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someone smart said ‘life is not linear’ or something to that effect. great observation. and one that should drive many decisions in life.
volatility is inherent in life and business because humans are involved. humans are emotional creatures and make unpredictable, sudden decisions.
ways to mitigate this revolve, in my opinion, around diversity.
1. look at more things (as another smart person said). have five potential job ideas working all the time in case your job doesn’t pan out. one day your boss likes you; one day not so much. it happens. i have seen it. having multiple other relationships lined up will help mitigate that if it happens.
2. don’t focus on one skill set (i.e. i am a finance guy and only going to develop finance related skills). be well rounded. learn to program so that if that is hot you at least understand that industry.
3. network when you don’t need to. don’t ever stop networking. when you need your network for whatever reason you need it to be developed and in place. when you need it is not the time to build it. it needs to be built so that it is strong when you need to harvest from it. talk to as many people as you can all the time. if you cannot see how someone can be of immediate assistance to you, spend more time with them. it is the not obvious connections that will add diversity to your network and make it stronger. knowing only finance people, for example, will only get you finance opportunities.
4. don’t get too comfortable. volatility is unpredictable. if you are too comfortable it can unseat you easily. expect that a good thing won’t last forever and if it does, great. if not, you are prepared by knowing diverse people, having a diverse network built, and having developed a more well rounded skill set.
5. embrace the volatility. volatility isn’t always bad. things can surprise you to the upside. but you have to be flexible enough to take an opportunity when it arises.
think about how unforeseen things could happen to you and you will visualize why you should be working on the above.
willpower might be the only thing that really matters in life, if you stop and think about it.
studying instead of going out - willpower
eating veggies and beans for breakfast instead of pancakes and syrup - willpower
staying late to finish the work project instead of going home - willpower
such a crucial skill, but so very hard to master.
why is it so hard for our brain to convince the rest of our body to do the right thing?
really feeling this today as i am on a strict no-bad-carb diet and made the mistake of not having breakfast at home.
good test of willpower: after a good morning workout, eat a healthy breakfast out at a fast food or fast casual restaurant that fills you up without eating one bad carb (bread, grains, oatmeal, sugar, yogurt, etc.).
the answer must lie somewhere in the behavioral economics field.
When I run I usually listen to some music on Spotify. Then there are always some new unreleased songs so I switch to Soundcloud for a few of those. Then if it’s a long run and I am getting bored I switch to the TED app and listen to some TED talks.
So I cannot help but wonder why Spotify doesn’t allow artists to upload unreleased tracks directly, like Soundcloud so I can eliminate that step. And then why doesn’t TED distribute their talks through Spotify also? They let users download the talks, why not put them in Spotify and let me add the audio to my playlists?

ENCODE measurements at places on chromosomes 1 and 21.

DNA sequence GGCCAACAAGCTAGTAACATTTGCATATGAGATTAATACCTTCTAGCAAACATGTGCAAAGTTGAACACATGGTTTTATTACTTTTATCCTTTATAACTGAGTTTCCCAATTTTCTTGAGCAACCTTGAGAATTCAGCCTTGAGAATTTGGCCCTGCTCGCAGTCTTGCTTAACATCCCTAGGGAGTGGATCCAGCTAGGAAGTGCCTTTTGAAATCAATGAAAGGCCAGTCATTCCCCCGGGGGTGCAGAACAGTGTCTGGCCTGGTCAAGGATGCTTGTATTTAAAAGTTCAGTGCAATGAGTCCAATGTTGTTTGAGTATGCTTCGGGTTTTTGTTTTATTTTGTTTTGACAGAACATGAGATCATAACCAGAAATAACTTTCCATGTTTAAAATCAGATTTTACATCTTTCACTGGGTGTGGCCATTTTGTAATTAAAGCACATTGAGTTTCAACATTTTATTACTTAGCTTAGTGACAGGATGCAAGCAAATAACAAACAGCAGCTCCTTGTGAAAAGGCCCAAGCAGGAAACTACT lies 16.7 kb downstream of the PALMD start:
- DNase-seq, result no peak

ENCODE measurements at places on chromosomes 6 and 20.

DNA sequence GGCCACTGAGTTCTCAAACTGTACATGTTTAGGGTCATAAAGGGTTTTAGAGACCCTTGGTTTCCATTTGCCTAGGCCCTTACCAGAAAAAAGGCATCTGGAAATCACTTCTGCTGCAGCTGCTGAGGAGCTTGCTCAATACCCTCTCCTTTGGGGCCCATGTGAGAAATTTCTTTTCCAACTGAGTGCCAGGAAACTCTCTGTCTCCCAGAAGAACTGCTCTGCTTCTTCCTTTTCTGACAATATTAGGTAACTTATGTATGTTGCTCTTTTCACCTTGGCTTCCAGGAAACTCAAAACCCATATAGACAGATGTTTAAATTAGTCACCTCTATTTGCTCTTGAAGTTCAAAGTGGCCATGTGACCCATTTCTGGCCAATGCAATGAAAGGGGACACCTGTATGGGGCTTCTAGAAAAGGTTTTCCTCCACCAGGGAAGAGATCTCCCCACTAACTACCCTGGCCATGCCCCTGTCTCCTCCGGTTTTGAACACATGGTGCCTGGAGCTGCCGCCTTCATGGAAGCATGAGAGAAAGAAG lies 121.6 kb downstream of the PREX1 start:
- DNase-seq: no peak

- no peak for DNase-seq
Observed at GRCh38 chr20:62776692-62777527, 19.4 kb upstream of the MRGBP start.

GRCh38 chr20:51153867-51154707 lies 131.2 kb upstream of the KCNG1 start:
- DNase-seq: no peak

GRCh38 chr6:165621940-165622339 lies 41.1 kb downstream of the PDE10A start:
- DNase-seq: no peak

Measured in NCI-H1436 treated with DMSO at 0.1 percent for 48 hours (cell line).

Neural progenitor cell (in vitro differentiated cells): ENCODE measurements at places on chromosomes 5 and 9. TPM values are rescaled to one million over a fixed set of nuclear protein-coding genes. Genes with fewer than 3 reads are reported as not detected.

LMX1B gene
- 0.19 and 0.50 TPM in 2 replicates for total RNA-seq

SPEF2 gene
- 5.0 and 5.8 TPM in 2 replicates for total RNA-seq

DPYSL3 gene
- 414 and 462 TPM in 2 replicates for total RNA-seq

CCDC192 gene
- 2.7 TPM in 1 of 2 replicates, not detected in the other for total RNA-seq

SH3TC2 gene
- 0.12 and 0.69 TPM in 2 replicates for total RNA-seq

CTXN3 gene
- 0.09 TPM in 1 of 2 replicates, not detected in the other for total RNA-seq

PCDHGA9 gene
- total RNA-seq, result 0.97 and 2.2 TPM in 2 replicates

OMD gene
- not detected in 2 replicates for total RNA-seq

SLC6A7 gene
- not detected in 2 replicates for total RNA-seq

It’s all about me and making my runs easier! Now make it happen.
Today I wrote an email in gmail and said “see attached”. Yet I had not attached a file to the email. When I hit send google alerted me to the fact that there was nothing attached.
This seems simple but this is really the first time that I have seen a mainstream tech product start to introduce some simple artificial intelligence into its products.
I personally thought this was pretty slick, but I am more intrigued by what is to come. The technology is obviously there to help me be smarter and more productive but companies have been reluctant to deploy in the mainstream.
Excited for what’s to come with this.
Some people are great at generating ideas and some people are great at executing on ideas. Rare is the person that can do both.
I was given yet another example of this today with a business interaction that I had. Very smart people drop the ball when you must crossover from an idea to actually following the correct and logical steps to take a plan from idea to finished product.
I would like to think that I have both of these traits, but who am I to judge. It just never ceases to amaze me when I see poor executors who are very smart and successful people at higher level tasks.
I got my kid an iPod touch for Christmas. She is 6.
I received many complaints from her grandparents (and mom) that this was too early for this. Why should she be tethered to a device at a young age? blah blah blah
Since she has received this she has watched about 20 minutes cumulatively of video on the device (which was my worst fear). And she has solved literally almost 100 sudoku puzzles. Played countless letterpress (word match games). Practiced spelling by writing me Kiks and emails. Had many facetime conversations with her grandmother 6 hours away.
Those are all good things in my book.
The reason I fought (with her mom) to get her this is that I want her to understand technology. The younger the better. I don’t want her to play games. I want her to slowly understand all of the things that technology can do for you in this world. It’s a way of thinking that I want to germinate in her brain. It can only help with the way things are headed.
Personally I have seen how the only bright spot in our economy at the moment is the tech sector and the earlier she gets into that mindset the better it will be for her in the long term.
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